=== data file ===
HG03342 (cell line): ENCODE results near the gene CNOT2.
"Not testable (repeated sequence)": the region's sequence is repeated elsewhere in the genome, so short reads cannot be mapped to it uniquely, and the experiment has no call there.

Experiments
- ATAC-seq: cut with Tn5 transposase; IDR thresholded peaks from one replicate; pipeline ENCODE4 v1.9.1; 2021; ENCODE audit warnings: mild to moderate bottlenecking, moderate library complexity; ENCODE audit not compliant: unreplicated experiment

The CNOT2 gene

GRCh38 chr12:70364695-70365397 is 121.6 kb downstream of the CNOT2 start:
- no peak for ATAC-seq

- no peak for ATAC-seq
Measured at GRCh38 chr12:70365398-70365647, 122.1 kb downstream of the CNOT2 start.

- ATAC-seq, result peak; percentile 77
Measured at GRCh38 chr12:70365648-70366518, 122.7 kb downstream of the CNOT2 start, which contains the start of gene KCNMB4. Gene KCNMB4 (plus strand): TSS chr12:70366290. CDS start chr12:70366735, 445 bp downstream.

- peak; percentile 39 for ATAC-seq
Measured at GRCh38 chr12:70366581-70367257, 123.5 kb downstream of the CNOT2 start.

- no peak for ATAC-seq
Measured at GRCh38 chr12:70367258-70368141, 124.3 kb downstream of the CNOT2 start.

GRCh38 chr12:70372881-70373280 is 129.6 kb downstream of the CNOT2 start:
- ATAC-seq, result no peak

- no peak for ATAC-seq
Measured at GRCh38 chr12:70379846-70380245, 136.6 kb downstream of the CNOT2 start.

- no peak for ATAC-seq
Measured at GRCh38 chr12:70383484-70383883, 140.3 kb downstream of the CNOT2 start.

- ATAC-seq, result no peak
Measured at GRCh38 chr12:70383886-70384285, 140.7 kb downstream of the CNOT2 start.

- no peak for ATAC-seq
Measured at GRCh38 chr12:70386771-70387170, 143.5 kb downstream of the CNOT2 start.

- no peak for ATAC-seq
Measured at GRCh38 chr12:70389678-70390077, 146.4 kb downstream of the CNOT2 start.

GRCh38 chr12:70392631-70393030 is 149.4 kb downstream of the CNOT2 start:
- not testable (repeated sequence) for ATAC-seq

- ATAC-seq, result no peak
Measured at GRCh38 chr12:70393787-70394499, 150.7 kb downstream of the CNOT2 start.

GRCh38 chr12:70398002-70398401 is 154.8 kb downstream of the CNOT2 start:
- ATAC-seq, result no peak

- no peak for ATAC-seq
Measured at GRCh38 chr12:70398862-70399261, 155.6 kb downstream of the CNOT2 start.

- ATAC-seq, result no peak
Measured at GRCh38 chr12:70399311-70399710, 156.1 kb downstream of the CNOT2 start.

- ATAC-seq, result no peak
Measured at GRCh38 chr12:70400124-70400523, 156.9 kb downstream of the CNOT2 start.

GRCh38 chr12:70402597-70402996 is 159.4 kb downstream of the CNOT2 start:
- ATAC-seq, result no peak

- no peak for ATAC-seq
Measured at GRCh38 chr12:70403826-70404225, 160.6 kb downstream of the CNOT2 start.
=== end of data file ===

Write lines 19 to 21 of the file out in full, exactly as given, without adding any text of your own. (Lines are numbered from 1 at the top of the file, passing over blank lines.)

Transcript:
Measured at GRCh38 chr12:70379846-70380245, 136.6 kb downstream of the CNOT2 start.

- no peak for ATAC-seq
Measured at GRCh38 chr12:70383484-70383883, 140.3 kb downstream of the CNOT2 start.